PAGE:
“My dream is to one day host a primetime sportscast,” Chalker said. “As much as I love infield reporting, I’ve always seen myself behind a news desk somewhere. That’s what I hope I’m doing in the next few years, living out my dream, so I can come up with a new one.”

The author is a senior, Integrated Marketing Communications major from Winona, Mississippi.

 

Fall 2015: The Wishbone Boys

 

Wishbone Boys

A Documentary, A Reunion, a Celebration

The Documentary: A film directed by Tim Card, of Film Systems International, and hosted by Hannah Chalker.

If you watch college or professional football, or listen to football experts on radio and TV talk shows you have heard many of them say “…they just need to get the ball in the hands of… a particular player.” The reference to a particular player could be a running back, a tight end or wide receiver but always refers to a player that is a Superstar, a player that is good enough that the coach should be designing plays around his skill and talent.

That is how the game is played today in the 20th Century. Prior to this philosophy, back in the 1950’s, a junior high football coach named Spud Cason had exactly the opposite situation. He had a fullback that was slow and not as skilled as today’s player. So he designed a formation in order to get him into the play quicker, a formation that emphasized strengthening teamwork over individual athleticism. Coach Cason called this, “The Monning T,” after the name of his school.

In the late 1960’s, Darrell Royal and Emory Bellard implemented this formation at the University of Texas with great success. “The Monning T” formation was further developed and refined. The Houston Chronicle wrote that the formation looked like a “pulley bone.” Coach Royal preferred the term wishbone, thus the name Wishbone Formation was born.

Bear Bryant

During the early to mid 1960’s, Bear Bryant won three national championships. As the 1970’s approached, Alabama football was falling on hard times. In a time which saw the first African American players at the University of Alabama, Bryant engineered a new offensive strategy featuring The Wishbone. He closed practices to the media and introduced a completely retooled Alabama football team in 1971.

Throughout the 70’s Alabama used The Wishbone perhaps more successfully than any other college team. Bowl games, SEC championships and three more national championships were the result of the Alabama Wishbone offense.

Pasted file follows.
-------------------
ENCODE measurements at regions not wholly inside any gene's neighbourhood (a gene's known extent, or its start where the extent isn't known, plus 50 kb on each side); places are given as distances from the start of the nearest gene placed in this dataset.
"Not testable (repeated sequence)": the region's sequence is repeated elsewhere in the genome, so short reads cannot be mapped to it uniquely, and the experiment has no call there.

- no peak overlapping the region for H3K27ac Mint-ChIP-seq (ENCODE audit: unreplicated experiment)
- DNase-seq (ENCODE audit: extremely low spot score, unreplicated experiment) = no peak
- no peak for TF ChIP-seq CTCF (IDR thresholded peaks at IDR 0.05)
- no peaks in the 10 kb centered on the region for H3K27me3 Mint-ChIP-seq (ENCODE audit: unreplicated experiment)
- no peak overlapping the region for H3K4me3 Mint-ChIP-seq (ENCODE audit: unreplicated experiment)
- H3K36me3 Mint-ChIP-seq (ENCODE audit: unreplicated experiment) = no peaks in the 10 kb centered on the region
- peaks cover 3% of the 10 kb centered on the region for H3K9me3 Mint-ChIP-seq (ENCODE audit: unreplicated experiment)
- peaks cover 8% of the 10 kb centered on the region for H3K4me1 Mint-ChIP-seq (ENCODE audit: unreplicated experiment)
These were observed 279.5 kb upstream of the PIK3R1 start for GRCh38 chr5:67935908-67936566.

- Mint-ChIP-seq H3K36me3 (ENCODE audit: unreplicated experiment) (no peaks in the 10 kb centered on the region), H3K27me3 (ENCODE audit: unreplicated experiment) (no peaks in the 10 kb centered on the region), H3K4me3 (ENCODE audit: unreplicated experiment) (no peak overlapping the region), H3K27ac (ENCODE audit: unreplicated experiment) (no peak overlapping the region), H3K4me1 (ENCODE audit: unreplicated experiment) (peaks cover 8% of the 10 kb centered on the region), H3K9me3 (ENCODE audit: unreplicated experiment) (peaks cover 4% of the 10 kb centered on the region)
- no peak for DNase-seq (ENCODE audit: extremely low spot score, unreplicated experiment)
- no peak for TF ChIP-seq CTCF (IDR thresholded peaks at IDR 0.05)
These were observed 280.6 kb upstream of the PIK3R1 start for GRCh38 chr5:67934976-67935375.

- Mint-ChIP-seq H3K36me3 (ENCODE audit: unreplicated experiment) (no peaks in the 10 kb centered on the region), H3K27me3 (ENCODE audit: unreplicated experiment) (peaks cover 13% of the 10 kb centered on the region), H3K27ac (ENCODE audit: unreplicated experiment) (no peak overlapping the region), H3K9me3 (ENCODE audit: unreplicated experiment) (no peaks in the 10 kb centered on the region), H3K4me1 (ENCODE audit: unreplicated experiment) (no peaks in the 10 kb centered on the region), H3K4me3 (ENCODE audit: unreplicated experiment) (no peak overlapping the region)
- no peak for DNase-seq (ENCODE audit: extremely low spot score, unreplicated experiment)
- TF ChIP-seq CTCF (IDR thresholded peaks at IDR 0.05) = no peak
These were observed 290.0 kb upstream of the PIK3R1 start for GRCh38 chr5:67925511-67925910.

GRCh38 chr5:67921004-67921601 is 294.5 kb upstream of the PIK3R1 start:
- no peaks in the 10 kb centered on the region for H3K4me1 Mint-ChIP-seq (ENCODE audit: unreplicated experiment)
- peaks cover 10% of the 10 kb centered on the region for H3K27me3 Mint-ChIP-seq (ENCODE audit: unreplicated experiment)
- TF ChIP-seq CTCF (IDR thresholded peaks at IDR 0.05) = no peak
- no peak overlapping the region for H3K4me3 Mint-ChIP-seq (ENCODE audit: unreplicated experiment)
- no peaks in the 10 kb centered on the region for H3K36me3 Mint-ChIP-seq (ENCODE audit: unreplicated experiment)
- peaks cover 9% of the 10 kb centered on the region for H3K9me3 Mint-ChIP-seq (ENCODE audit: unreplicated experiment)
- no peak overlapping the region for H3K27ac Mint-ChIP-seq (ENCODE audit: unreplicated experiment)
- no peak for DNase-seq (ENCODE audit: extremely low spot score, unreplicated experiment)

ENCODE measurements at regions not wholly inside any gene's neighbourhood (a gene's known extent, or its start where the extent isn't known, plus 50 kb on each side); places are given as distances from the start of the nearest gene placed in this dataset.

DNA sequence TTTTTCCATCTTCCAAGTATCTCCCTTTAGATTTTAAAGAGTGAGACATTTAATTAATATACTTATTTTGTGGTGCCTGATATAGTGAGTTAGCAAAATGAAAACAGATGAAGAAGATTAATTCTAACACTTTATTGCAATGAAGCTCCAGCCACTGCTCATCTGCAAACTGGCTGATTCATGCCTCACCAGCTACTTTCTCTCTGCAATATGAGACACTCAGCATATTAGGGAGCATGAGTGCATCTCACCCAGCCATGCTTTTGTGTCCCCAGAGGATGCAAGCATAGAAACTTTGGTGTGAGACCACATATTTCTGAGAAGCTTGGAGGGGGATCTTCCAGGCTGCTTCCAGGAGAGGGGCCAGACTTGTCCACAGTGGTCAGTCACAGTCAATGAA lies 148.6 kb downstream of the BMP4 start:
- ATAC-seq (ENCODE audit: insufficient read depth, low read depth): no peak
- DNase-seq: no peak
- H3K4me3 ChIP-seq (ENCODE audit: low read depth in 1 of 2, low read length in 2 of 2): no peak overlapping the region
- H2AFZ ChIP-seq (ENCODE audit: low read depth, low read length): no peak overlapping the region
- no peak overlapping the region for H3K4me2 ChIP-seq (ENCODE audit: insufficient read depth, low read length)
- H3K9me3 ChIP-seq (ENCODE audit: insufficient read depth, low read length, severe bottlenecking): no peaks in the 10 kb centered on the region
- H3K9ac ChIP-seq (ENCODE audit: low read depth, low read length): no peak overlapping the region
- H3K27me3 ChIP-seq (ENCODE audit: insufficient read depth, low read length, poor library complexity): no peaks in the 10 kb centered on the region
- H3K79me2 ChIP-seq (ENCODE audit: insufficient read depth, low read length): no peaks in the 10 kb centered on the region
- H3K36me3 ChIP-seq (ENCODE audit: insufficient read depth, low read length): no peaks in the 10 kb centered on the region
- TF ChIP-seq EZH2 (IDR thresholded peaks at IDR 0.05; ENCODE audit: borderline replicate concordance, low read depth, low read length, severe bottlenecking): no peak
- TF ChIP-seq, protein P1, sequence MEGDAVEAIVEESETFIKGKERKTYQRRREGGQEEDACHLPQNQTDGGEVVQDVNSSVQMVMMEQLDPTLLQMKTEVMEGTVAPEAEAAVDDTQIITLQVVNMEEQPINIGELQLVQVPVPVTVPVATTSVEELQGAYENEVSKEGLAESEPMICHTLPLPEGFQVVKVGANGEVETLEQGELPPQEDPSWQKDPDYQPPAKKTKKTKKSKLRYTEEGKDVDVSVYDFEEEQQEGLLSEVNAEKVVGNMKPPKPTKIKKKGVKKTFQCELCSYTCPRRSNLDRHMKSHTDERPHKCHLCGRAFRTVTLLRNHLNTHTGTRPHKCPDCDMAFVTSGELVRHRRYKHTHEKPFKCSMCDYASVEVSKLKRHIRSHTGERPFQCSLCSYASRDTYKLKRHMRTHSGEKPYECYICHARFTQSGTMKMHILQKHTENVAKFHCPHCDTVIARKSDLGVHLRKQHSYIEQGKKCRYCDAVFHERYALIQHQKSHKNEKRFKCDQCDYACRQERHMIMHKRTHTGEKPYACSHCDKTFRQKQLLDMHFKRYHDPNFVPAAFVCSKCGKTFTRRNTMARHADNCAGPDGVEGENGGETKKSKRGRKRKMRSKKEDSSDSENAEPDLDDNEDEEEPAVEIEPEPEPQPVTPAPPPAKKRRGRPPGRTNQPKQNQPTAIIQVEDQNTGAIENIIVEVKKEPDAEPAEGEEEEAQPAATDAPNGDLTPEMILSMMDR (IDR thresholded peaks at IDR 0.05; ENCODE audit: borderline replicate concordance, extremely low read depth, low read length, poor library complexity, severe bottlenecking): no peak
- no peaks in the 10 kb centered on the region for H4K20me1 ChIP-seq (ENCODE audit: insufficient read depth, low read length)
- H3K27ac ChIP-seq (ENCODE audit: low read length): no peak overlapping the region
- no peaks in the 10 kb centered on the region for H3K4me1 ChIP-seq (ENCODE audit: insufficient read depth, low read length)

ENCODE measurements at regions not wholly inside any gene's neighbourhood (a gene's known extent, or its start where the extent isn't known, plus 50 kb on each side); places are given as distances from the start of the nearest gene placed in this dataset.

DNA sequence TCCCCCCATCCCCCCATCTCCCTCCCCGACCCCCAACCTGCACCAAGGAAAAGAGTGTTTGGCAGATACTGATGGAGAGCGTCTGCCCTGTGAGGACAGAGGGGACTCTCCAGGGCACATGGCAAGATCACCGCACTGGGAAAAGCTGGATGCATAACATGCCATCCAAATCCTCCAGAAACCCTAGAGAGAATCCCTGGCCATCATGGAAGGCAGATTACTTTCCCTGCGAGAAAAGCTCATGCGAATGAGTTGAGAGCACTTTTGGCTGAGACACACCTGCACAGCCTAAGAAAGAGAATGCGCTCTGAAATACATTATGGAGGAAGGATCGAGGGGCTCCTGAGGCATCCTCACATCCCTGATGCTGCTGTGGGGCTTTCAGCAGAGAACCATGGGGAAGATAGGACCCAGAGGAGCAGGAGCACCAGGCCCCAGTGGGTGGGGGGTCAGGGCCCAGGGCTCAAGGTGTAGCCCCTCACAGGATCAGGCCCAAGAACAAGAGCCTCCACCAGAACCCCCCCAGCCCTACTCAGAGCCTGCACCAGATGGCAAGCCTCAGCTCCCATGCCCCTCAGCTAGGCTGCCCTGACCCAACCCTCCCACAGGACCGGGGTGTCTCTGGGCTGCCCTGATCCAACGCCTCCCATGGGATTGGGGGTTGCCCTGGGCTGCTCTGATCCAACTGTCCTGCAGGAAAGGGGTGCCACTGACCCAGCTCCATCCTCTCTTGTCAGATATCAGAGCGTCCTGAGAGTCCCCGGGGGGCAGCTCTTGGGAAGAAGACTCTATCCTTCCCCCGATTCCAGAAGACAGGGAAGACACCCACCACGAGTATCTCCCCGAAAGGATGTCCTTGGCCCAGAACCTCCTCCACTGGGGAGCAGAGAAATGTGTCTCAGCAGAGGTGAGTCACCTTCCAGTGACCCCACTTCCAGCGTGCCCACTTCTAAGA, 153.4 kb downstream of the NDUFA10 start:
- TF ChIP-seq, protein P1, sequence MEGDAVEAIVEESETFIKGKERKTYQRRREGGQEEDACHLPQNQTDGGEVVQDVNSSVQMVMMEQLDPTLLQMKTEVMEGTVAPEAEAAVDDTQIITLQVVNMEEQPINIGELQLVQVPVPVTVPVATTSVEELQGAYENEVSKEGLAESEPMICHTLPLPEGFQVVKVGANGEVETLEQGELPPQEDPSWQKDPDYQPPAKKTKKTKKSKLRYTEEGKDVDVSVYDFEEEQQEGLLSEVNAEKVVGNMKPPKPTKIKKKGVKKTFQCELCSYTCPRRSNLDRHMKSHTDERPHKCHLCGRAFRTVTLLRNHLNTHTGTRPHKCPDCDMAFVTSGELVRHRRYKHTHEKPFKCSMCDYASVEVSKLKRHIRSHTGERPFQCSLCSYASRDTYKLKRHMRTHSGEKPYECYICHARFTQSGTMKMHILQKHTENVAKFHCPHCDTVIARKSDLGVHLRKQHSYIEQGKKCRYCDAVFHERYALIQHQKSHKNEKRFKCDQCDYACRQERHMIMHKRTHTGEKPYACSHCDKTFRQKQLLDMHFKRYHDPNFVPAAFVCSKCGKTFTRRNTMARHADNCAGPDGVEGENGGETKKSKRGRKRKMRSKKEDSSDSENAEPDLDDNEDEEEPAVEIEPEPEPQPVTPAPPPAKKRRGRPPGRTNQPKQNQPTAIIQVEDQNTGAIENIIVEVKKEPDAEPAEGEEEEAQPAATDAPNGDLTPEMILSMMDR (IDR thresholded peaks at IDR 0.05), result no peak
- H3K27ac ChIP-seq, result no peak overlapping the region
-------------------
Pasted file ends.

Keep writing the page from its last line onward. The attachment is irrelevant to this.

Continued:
“The Wishbone Boys” tells the exciting story of the 1970’s Alabama teams through interviews with players, coaches, sportswriters, historians and other experts. The Wishbone formation is intricate, requiring exceptional decision making under pressure and intense concentration.

Through archived game footage, the people involved will bring viewers into the huddle, and guide them step by step through the split second decisions during actual play. The human side of developing and maintaining a high level of camaraderie, competitiveness, and sportsmanship in a turbulent decade will be woven in and out of the football strategy.

The year 2013 is the 100th anniversary of Bear Bryant’s birth and the 30th anniversary of his death. The Wishbone Boys will be a fitting tribute to one the coach’s most challenging and successful decades.

The Wishbone Boys Trailer 

Reunion & Celebration: The Wishbone Boys Reunion is a celebration of a place in time – the Wishbone Team Era at The University of Alabama. Starting in 1971 and lasting through the 1982 season, this era of football at The University changed football history. We invite team members, trainers, managers and coaches to join us for a weekend of celebration, rememberance and documentation from Friday, March 14 – Monday, March 17, 2014 in beautiful Orange Beach, Alabama.

For a full itinerary and more information visit www.wishboneboys.com!

 

Hannah Joins NBC Sports Group

Hannah Chalker has joined CSS, a member of the NBC Sports Group, it was announced today. Chalker will serve as a college football sideline reporter, host of The Dawg Report and fulfill a variety of other roles for the network. Here is her message: 

I’m so excited to officially announce that I have accepted an on-air position with CSS, and I will be moving back home to Atlanta in 2 weeks!! Although this is such an exciting time for my career, it is a bittersweet decision. Orlando has been my home for over two years and the friends I have made there have become my family. A big thank you to everyone at XOS Digital for giving me my start in sports broadcasting.

CSS

ABOUT CSS Comcast Sports Southeast is a member of the Comcast Sports Group, which is consolidated within the NBC Sports Group and operates 13 local networks that deliver 2,400 sporting events annually and breaking news and analysis to more than 50 million homes. CSS is a 24-hour sports channel carrying a full slate of college sports programming and can only be found on cable. With over 40 live football games including the SEC, Sun Belt, Conference USA, and Gulf South Conferences, the channel offers a comprehensive sports lineup throughout the year. The channel also offers more than 140 men’s and women’s live college basketball games and over 60 live baseball games, as well as a comprehensive mix of sports news and in-depth sports analysis geared toward fans in the south.

ABOUT THE DAWG REPORT The Dawg Report is a University of Georgia athletics show featuring former Georgia Bulldogs quarterback DJ Shockley; winner and MVP of the 2005 SEC Championship game. You can watch the weekly broadcast every Monday 11pET, as well as the encore Wednesdays 6:30pET on CSS. For more information visit: http://www.csssports.com/show/dawg-report.

FB2 TW2

 

“Hungry and Humble”

Recently, the Sports Video Group saw an opportunity to seek out and promote new faces in the industry, so they asked me to speak at the 2012 College Sports Video Summit (CSVS) as moderator of the “Generation Next” panel.

I, along with five other professionals shared our stories and gave honest advice to those trying to make the leap from college to the professional world of sports broadcasting.